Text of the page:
He smiles, says, “Right on. Right on, Greg. That’s really cool.” He owns a lodge on the Dean, you know. He’s heard it all before. I don’t change a thing, including those underwear. By the end of the fourth day I’m a little itchy, but I’ve beached 15 and lost some bruisers, more than adequate tradeoff, nothing that a dusting of Gold Bond can’t correct.

Things aren’t going so well over in George Cook’s corner. He’s super-competitive. He specifically hunts big-game animals that qualify for the Boone-and-Crockett records. He attempts to cast farther with a Spey rod than anyone on earth. He tries to catch more steelhead than his campmates. Most telling, one day he challenged me to a quick, friendly game of washers before he and his fishing and hunting partner, Watt, whom George calls The Mayor, headed out on quads. We shot and he quickly put five disks in the hole. He walked away, turned to The Mayor and said, “Me. Five to one.”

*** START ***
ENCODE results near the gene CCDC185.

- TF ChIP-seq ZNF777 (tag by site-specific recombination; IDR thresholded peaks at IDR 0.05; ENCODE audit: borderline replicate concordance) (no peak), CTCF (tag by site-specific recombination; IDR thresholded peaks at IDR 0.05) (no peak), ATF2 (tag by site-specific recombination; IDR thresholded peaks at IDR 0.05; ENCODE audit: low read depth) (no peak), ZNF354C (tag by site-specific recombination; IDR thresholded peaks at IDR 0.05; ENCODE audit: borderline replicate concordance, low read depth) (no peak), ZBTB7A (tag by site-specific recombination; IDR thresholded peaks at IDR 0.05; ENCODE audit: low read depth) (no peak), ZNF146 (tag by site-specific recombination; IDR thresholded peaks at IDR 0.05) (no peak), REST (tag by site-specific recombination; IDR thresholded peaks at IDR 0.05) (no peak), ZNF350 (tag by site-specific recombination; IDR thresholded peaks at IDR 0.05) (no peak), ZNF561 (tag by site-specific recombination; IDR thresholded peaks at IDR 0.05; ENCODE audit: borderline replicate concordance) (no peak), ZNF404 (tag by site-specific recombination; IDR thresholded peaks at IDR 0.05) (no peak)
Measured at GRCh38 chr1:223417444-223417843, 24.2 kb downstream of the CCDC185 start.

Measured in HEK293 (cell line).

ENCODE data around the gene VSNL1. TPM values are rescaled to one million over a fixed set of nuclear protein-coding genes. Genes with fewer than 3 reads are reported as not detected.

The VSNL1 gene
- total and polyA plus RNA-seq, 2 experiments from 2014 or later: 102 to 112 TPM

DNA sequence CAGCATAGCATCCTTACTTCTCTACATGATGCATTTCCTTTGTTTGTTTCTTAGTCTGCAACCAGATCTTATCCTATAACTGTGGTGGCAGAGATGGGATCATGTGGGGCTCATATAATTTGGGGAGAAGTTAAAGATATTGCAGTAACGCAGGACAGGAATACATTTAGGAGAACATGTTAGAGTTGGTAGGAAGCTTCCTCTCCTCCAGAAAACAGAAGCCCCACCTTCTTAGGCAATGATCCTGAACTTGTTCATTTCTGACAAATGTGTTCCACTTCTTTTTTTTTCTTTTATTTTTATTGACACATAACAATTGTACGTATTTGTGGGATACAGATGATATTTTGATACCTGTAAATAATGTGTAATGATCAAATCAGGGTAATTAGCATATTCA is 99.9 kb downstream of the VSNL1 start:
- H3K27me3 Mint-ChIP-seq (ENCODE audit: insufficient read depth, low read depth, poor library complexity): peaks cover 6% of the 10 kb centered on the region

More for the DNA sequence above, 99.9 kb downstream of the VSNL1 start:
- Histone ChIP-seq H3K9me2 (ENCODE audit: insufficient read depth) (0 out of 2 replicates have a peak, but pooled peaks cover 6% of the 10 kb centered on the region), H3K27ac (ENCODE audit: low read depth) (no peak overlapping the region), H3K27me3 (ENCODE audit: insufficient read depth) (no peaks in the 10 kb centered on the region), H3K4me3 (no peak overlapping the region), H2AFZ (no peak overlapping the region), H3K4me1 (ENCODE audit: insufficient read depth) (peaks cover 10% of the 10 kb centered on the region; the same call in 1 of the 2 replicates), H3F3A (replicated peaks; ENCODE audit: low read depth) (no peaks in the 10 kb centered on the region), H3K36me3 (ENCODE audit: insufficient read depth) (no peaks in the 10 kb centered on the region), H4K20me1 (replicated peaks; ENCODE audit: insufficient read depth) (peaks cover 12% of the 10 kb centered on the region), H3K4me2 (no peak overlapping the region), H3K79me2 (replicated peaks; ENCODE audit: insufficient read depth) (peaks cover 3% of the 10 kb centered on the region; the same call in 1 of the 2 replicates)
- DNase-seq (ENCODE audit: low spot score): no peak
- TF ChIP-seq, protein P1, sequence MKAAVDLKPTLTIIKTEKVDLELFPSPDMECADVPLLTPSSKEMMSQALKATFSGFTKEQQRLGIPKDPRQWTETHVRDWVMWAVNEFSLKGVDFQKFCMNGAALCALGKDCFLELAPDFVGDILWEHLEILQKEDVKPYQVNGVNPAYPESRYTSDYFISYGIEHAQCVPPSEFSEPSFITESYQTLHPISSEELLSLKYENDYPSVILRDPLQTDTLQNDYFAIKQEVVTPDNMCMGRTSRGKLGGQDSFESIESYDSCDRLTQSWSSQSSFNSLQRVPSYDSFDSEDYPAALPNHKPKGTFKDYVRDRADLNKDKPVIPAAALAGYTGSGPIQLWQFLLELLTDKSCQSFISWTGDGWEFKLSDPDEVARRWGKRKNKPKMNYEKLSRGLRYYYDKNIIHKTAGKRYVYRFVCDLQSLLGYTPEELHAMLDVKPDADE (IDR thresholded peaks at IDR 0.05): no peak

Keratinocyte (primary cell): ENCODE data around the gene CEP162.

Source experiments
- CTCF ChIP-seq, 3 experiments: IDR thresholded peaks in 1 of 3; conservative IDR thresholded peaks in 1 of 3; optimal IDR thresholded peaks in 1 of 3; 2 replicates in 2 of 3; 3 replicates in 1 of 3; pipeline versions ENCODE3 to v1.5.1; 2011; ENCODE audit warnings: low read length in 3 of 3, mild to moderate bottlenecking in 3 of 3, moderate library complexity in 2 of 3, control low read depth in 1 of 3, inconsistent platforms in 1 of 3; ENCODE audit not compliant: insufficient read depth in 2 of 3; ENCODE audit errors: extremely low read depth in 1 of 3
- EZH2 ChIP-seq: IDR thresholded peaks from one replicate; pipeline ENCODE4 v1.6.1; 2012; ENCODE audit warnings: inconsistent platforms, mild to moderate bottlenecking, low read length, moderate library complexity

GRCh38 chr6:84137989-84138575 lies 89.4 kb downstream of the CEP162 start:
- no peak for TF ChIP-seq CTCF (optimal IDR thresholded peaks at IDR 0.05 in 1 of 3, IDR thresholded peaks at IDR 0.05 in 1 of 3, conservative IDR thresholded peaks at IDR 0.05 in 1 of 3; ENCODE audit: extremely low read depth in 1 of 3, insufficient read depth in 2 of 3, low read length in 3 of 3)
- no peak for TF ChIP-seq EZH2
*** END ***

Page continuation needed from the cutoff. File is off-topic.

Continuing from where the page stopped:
This is okay. I’m hoping George’s luck 180s because, right now, his cutman is administering the frozen metal and a manager is looking for the white towel. Here’s why he’s on the ropes, a sequence of downfalls that has George fending off the standing eight-count:

  • George forgot the majority of his Spey rods in Seattle.
  • George forgot to pay for parking at the Vancouver airport and may head home from this trip to find his vehicle impounded.